It would perhaps be impossible to find sinners more violent terrible than some, borne on hell's downward stream, in the town of Ilkeston, where some five weeks since our sister here (Captain Heatley) first entered alone, yet not alone, (for no true salvationist as alone), and commenced the work which has indeed been blessed to the souls of hundreds; making hearts glad, homes happy and life enjoyable.
"No sinnners worse than Ilkeston sinners and nowhere was the Army more needed and I think nowhere has it been more blessed than here“ said a gentleman at his table one morning, whose experience of the town is great and whose influence is no less.
… as the train bore us to the side of the platform on Saturday evening, our ears and hearts were greeted with a fine old tune played by a large drum and fife band, accompanied by a grand war chorus from our troops assembled outside. On alighting we found an immense crowd in the station yard and the hill beyond completely filled on both sides with men, women and children, waiting eagerly at the arrival of the procession. After briefly addressing the troops, a march was made through the principal streets of the town. At first one felt quite at a loss to account where the people came from. It seemed as though, taking advantage of the holiday, the whole town turned out.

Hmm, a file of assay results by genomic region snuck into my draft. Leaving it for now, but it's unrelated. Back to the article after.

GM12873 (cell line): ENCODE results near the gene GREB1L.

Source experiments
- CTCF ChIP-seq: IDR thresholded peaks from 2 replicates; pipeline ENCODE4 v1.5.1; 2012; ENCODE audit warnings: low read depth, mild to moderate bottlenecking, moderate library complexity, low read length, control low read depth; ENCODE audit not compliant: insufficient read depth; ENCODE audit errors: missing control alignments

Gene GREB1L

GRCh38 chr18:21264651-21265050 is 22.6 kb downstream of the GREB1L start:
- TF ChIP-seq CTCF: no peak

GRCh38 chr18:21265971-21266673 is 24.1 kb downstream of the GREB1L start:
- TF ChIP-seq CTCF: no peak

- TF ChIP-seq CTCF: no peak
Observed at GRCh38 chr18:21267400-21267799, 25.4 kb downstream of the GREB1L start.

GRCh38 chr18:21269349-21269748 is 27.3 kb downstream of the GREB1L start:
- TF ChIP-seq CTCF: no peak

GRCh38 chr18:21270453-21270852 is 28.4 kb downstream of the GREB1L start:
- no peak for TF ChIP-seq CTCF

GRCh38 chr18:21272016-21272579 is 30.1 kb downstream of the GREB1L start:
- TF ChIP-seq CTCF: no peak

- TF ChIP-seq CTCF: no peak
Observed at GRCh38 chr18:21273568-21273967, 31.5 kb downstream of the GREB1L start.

"Where can the people come from?" Said Captain Fawcett and we wondered indeed. Gentlemen, who have lived here nearly a lifetime, say they do not remember ever seeing so much general enthusiasm and interest manifested before. After making a circular route, so enabling the greatest number possible to hear us, a grand Salvation Testimony meeting followed in the British schoolroom. The singing was spirited indeed.
With hearty songs, loud hosannas, a short prayer meeting and several sinners in the Fountain (salvations), we closed this blessed night...
From, 'The War Cry', June 1880.
This report does not mention the numbers of salvations but it infers a good work here.
I do not know where the meetings were held.